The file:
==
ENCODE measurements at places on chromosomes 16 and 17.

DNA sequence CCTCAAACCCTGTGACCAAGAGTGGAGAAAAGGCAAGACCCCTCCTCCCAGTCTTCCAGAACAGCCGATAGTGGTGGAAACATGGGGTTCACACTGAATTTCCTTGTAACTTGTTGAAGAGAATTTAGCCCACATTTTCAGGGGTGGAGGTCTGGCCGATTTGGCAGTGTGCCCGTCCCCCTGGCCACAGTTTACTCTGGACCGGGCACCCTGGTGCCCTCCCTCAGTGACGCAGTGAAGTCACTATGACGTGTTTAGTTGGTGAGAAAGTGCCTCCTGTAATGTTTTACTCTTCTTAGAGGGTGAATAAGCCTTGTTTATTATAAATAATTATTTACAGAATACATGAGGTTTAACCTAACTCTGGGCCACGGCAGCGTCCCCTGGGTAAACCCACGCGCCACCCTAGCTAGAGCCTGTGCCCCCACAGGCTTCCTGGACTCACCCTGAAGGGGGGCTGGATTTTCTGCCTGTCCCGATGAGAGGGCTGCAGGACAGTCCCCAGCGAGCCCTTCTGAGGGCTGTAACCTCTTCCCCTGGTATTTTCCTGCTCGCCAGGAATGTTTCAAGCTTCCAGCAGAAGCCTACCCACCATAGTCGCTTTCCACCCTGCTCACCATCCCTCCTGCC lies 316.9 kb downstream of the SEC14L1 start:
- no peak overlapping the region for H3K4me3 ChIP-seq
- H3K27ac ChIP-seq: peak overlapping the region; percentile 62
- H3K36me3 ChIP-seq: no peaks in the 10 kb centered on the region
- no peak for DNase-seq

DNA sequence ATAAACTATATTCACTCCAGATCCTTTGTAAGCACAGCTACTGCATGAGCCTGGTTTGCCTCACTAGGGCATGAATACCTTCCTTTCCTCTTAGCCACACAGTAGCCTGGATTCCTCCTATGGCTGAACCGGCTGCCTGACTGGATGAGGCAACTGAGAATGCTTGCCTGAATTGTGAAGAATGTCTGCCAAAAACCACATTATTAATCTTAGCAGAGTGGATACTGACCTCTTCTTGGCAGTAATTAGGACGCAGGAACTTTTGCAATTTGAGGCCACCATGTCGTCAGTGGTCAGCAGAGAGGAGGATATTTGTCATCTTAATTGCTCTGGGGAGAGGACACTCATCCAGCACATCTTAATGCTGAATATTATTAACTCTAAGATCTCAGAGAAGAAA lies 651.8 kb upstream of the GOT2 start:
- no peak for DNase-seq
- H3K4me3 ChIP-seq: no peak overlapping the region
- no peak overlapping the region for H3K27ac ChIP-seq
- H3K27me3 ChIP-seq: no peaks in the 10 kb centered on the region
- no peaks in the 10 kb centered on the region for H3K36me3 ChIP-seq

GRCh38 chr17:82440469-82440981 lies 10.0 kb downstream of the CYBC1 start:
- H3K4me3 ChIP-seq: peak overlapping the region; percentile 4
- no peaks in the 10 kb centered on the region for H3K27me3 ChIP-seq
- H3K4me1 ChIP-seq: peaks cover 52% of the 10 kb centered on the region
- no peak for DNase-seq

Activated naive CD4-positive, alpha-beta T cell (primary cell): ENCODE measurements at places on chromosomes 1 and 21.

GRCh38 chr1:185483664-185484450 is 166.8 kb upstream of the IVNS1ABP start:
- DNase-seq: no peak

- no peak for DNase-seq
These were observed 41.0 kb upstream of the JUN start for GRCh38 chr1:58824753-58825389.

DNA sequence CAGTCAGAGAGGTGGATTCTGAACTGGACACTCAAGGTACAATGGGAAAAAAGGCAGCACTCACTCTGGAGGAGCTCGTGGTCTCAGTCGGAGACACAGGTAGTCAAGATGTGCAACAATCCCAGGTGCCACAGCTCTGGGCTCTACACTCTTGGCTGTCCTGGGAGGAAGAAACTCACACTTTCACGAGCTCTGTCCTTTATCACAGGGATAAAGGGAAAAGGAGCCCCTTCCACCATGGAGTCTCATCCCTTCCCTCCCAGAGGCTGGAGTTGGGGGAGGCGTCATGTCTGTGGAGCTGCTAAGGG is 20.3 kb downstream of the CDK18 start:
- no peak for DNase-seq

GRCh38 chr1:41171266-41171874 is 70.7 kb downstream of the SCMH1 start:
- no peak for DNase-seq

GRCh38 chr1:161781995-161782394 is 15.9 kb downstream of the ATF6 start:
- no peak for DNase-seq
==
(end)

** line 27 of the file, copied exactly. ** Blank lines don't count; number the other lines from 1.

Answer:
GRCh38 chr1:161781995-161782394 is 15.9 kb downstream of the ATF6 start: